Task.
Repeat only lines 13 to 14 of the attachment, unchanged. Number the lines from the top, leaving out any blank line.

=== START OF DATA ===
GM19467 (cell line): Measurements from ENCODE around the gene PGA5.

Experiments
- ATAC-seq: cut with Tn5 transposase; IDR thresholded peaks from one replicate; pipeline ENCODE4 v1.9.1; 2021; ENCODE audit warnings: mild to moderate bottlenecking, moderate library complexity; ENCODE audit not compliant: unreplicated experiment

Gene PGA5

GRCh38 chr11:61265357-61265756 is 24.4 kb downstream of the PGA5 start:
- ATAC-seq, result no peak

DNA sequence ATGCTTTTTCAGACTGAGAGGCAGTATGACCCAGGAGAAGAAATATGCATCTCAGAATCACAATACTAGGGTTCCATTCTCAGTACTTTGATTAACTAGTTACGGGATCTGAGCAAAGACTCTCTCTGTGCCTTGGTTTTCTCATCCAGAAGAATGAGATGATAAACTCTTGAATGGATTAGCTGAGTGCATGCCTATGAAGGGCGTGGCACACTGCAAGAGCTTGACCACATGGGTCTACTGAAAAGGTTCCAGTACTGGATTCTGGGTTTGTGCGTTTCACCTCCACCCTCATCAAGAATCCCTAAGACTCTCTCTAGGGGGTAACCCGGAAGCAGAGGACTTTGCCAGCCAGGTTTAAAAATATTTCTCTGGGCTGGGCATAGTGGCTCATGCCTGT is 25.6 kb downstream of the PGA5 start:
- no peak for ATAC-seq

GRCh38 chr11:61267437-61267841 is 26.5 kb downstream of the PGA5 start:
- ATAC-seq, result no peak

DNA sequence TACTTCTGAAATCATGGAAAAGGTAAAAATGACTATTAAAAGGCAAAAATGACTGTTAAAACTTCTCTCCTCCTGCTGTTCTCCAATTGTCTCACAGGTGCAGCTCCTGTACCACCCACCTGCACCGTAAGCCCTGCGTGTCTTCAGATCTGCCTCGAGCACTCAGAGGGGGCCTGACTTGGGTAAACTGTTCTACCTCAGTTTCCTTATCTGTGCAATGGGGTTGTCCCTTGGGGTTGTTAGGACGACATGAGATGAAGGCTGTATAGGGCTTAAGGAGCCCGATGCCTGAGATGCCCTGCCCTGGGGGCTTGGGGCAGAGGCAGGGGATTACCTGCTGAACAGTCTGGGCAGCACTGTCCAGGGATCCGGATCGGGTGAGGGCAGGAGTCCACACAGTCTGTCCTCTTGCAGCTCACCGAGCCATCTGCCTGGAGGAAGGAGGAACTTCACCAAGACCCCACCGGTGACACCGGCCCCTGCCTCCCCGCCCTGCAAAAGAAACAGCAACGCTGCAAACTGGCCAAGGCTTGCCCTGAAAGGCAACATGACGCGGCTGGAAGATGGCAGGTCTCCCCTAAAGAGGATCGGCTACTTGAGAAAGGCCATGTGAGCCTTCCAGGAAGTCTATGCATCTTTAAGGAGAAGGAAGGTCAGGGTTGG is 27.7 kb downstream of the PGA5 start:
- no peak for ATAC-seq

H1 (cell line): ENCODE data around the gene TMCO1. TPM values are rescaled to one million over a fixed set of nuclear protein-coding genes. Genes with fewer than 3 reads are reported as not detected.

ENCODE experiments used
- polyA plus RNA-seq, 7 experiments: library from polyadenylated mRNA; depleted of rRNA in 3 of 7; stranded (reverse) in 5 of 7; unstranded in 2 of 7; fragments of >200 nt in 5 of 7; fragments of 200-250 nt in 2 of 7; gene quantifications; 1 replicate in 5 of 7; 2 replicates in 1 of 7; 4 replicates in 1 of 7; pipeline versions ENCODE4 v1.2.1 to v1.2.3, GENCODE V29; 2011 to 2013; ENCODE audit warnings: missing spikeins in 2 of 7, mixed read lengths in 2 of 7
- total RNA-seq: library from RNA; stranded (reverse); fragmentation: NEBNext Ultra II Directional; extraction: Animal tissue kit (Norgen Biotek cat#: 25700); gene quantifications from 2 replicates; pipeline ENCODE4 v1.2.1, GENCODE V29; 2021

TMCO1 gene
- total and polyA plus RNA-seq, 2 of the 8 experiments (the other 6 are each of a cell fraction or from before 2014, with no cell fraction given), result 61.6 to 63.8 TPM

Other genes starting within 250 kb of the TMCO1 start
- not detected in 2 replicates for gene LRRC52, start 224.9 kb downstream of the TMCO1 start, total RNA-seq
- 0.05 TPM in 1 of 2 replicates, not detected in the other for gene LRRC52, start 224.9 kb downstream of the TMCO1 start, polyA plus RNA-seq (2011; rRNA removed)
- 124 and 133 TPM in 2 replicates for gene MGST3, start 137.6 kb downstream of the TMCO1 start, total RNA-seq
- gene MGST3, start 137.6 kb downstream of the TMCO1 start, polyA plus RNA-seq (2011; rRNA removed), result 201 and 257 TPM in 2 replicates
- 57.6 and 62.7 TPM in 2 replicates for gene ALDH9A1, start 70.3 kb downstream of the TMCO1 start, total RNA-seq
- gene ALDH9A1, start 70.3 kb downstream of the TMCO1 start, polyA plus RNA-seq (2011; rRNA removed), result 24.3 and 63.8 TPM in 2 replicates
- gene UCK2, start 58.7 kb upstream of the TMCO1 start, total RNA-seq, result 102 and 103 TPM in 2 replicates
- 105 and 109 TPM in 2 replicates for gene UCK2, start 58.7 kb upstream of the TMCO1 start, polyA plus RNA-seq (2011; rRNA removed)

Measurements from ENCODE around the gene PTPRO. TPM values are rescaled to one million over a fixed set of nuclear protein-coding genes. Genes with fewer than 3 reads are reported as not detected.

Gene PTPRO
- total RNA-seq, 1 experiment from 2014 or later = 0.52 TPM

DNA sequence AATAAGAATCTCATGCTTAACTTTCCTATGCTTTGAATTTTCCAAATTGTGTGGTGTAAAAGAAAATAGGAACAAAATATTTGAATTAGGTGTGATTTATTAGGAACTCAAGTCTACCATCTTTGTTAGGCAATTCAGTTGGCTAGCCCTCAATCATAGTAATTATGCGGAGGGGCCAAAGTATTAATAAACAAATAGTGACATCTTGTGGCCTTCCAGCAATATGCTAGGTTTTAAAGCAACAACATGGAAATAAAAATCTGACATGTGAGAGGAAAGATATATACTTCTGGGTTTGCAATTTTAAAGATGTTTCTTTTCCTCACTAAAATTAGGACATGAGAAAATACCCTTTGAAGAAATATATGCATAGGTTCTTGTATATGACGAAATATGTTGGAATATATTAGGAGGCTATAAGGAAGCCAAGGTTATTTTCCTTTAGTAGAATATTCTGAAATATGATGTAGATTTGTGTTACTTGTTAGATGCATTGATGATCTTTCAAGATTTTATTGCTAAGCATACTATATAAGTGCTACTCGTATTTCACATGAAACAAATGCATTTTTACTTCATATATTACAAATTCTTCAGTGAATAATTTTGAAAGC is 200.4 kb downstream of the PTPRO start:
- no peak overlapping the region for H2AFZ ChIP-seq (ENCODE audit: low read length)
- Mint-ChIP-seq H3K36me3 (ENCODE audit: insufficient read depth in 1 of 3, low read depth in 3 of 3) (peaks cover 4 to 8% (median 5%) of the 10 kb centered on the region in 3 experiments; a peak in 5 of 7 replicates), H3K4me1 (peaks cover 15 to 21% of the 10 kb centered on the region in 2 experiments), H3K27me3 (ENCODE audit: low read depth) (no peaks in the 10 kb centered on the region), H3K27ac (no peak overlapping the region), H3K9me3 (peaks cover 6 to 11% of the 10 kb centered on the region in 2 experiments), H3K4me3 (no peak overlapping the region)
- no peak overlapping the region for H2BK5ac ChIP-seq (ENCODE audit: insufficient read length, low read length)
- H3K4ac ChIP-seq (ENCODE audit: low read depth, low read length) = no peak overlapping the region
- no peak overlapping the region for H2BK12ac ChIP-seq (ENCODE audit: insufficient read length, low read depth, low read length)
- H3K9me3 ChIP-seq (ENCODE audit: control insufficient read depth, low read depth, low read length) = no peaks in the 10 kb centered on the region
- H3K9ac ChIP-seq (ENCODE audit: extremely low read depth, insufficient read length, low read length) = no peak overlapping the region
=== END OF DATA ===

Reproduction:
H1 (cell line): ENCODE data around the gene TMCO1. TPM values are rescaled to one million over a fixed set of nuclear protein-coding genes. Genes with fewer than 3 reads are reported as not detected.

ENCODE experiments used